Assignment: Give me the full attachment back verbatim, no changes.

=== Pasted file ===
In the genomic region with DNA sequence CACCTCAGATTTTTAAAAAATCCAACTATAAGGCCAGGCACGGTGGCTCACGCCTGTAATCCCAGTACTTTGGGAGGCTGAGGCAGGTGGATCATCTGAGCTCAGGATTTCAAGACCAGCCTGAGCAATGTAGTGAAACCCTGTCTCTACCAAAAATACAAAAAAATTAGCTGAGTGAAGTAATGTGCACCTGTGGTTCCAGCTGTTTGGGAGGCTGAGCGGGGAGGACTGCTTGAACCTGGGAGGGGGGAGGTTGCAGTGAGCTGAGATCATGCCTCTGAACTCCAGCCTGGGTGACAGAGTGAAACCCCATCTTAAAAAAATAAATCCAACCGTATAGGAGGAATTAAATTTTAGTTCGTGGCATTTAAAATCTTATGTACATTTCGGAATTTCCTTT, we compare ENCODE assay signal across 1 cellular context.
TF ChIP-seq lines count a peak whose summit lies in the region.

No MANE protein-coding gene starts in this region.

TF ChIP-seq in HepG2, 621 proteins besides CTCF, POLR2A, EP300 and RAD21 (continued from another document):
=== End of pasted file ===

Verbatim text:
In the genomic region with DNA sequence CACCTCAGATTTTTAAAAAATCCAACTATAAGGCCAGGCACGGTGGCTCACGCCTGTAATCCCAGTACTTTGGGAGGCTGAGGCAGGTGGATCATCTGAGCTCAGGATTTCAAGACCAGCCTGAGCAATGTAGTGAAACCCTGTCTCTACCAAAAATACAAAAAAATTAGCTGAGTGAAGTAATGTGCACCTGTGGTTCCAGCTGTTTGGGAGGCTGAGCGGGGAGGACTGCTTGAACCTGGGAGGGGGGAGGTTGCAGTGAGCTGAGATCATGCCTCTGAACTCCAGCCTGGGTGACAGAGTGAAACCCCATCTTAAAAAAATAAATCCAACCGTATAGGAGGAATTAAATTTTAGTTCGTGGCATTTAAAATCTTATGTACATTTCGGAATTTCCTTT, we compare ENCODE assay signal across 1 cellular context.
TF ChIP-seq lines count a peak whose summit lies in the region.

No MANE protein-coding gene starts in this region.

TF ChIP-seq in HepG2, 621 proteins besides CTCF, POLR2A, EP300 and RAD21 (continued from another document):